Frequently Asked Questions
What is the Drainage District’s mailing address?
722 23 Road, Grand Junction, Co. 81505
How do I contact the Drainage District direct?
Stop by our office during business hours: 7am to 3:30pm Monday through Friday, or give us a call at: 970-242-4343.
Where is the Drainage District office located?
We’re located at 722 23 Road in Grand Junction. From the intersection of Highway 6 & 50 and 23 Road, travel north approximately 1/8 mile to 23 Rd. and G Rd. intersection. Continue north 1/4 mile. Our offices are on east side of 23 Rd.
When does the Board of Directors meet?
At 10am on or before the 10th of each month and on or before the 25th of each month. Meetings are held at the office of the District which is located at 722 23 Road. Watch our calendar for notices for each Board Meeting.
I have a request to submit to the Board of Directors. What is the best way to do that?
To help the Manager understand your request, you need to submit it as a letter explaining your position and what you are asking the District to do for you. If it is a situation that requires approval from the Board of Directors, the letter needs to be delivered at least two days before the scheduled meeting. You can mail your letter to Grand Valley Drainage District 722 23 Road, Grand Junction, Co. 81505 or drop it off at our office during business hours (Monday – Friday, 7:30am – 3:30pm): 722 23 Road., Grand Junction.
I live in the Orchard Mesa area. Is there anyone to help me with drainage issues?
Contact Orchard Mesa Irrigation District at 464-7885 and ask about their rules and regulations. You can also contact Mesa County Public Works at 244-1815 or the City of Grand Junction Public Works at 242-4636.
I live in the Redlands area. Is there anyone to help me with drainage issues?
Contact Mesa County Public Works at 244-1815 or the City of Grand Junction Public Works at 242-4636.
There is a ditch in front of my house. Do I have to take care of it?
If the ditch is 2-3 feet wide and 2-3 feet deep, it is most often part of a private irrigation system that either delivers water to your property or carries water away when you are through using it. If the ditch is 6 feet deep or more, and at least 30 feet wide and located North of the Colorado River, it is most probably a sub-surface drainage ditch that the District operates and maintains. For more information go to Maps (link to documents/maps) or check the related map link for specific drains in your area.
I was on the drainage ditch road and my neighbor told me I couldn’t be there. Why not?
Grand Valley Drainage District ditch roadways are located on private property. You need to obtain permission from the property owner to ride, walk, or drive across his or her property. Grand Valley Drainage District cannot give you permission to travel on ditch roads. The District has easements with property owners that are to be used only to operate and maintain the drains.
I have a big ditch on my property and everyone is using it. What can I do to stop them?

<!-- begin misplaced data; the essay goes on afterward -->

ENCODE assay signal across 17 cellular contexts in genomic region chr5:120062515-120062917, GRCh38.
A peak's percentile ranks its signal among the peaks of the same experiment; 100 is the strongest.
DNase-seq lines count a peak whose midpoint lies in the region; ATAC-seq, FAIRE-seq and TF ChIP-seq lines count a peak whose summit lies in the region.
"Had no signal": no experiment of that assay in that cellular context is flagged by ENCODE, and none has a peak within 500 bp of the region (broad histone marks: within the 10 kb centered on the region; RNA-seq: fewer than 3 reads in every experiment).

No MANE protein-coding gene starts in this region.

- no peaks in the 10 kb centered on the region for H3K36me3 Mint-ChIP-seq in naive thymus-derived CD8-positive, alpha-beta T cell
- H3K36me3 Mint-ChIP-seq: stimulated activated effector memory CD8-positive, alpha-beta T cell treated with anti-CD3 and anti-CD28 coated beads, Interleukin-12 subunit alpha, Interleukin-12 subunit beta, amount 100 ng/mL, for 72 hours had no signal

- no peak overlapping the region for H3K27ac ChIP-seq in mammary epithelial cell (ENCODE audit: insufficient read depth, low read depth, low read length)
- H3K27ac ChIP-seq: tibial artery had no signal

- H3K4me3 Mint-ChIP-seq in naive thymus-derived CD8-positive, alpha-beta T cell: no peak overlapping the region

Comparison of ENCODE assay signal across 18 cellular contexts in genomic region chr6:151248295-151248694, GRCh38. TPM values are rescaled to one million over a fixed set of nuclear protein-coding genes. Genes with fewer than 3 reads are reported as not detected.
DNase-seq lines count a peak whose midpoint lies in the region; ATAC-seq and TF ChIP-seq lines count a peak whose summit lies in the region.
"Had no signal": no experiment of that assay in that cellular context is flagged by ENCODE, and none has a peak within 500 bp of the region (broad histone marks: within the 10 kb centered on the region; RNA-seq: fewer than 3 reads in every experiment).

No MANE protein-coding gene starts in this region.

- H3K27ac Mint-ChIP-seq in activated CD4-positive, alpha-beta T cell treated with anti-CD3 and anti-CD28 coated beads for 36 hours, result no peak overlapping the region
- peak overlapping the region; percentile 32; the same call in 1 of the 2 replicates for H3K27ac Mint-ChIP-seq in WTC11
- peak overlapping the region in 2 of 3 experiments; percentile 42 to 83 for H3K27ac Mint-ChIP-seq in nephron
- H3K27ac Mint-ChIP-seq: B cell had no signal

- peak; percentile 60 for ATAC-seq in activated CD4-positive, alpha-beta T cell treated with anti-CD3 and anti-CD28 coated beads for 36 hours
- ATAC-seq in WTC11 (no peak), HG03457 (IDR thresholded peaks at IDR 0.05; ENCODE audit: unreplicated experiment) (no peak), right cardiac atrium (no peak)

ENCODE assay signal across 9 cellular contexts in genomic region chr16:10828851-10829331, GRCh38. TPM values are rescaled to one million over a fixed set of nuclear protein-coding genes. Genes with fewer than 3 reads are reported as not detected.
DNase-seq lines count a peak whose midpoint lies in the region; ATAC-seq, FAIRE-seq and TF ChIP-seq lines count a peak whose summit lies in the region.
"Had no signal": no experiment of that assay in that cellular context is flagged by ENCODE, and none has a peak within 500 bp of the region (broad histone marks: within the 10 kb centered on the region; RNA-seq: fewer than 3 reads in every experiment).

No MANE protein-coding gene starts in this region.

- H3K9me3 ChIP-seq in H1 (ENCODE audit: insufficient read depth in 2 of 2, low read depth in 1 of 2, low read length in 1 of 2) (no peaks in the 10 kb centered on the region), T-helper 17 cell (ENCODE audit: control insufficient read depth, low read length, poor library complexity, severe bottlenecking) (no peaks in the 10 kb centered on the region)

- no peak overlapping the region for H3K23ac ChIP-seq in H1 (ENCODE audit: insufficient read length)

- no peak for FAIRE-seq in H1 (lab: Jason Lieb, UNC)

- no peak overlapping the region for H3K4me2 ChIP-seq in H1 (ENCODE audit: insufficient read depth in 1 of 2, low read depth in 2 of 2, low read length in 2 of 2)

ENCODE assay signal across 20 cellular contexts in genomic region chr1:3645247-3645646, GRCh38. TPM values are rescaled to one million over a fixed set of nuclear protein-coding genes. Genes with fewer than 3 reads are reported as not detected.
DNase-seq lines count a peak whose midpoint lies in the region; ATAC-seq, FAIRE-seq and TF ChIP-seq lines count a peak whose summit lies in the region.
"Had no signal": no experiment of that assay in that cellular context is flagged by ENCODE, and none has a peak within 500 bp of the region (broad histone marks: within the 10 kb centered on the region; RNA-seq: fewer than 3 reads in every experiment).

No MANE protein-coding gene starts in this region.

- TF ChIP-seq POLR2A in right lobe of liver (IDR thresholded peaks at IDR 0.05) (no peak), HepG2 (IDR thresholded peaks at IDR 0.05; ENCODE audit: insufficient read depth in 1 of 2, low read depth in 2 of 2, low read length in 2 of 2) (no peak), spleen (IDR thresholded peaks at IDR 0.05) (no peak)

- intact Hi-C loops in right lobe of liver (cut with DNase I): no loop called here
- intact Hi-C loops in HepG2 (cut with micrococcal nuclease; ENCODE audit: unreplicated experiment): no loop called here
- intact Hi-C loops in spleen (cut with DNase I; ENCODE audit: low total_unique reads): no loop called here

The District will work with the property owner to protect his property and will allow gates to be placed across the maintenance roadways of the drains. The District must still have access to the maintenance roadways and the drains. When installed, gates must be wide enough to open to the width of the maintenance roadway (usually 20 feet). After the property owner installs the gate, the District will supply and put a lock on the gate. Property owners can also put their own separate lock on the gate. This will allow the owner full access to their property at all times and the District can have access to maintain the drain as needed. For more information, please contact us at 970-242-4343.
I am planning to landscape my yard. Will the District locate any pipelines that may be on my property?
YES. The District recommends that you first contact the Utility Notification Center for Colorado at 1-800-922-1987. Then, please contact the District’s office at least 48 hours before you dig at 242-4346. The District will mark the facilities that they operate and maintain on your property with green paint.
I see an iron manhole lid and it has the word “SEWER” on it. What is it?
Most manhole lids manufactured locally have the word “SEWER” on them, regardless of the utility it’s being used for. These lids are used by many different maintenance people for all types of underground facilities.
I see an iron manhole lid with a fish on it. What does this mean?
Under the Clean Water Act, pipes that carry unfiltered water back to rivers and streams are to be identified. The “Fish Lid” tells everyone that the waters in this system return to the Colorado River. The pipeline is a storm and drainage system. It reminds everyone not to dump pollutants in this system because the water returns directly to the Colorado River.
I have a “Natural Wash” going through my property. Who maintains it?
Natural washes are under the jurisdiction of the Army Corp of Engineers and the maintenance of the wash is the responsibility of the property owner. Contact ACoE:
Nathan Green, Regulatory Project Manager, Regulatory Division
U.S. Army Corps of Engineers, Sacramento District, Colorado West Regulatory Branch
400 Rood Avenue, Room 134
Grand Junction, Colorado 81501-2563
(970) 243-1199 x 12, mobile (970) 216-5186, fax (970) 241-2358
For more information about the Regulatory Program go to: www.spk.usace.army.mil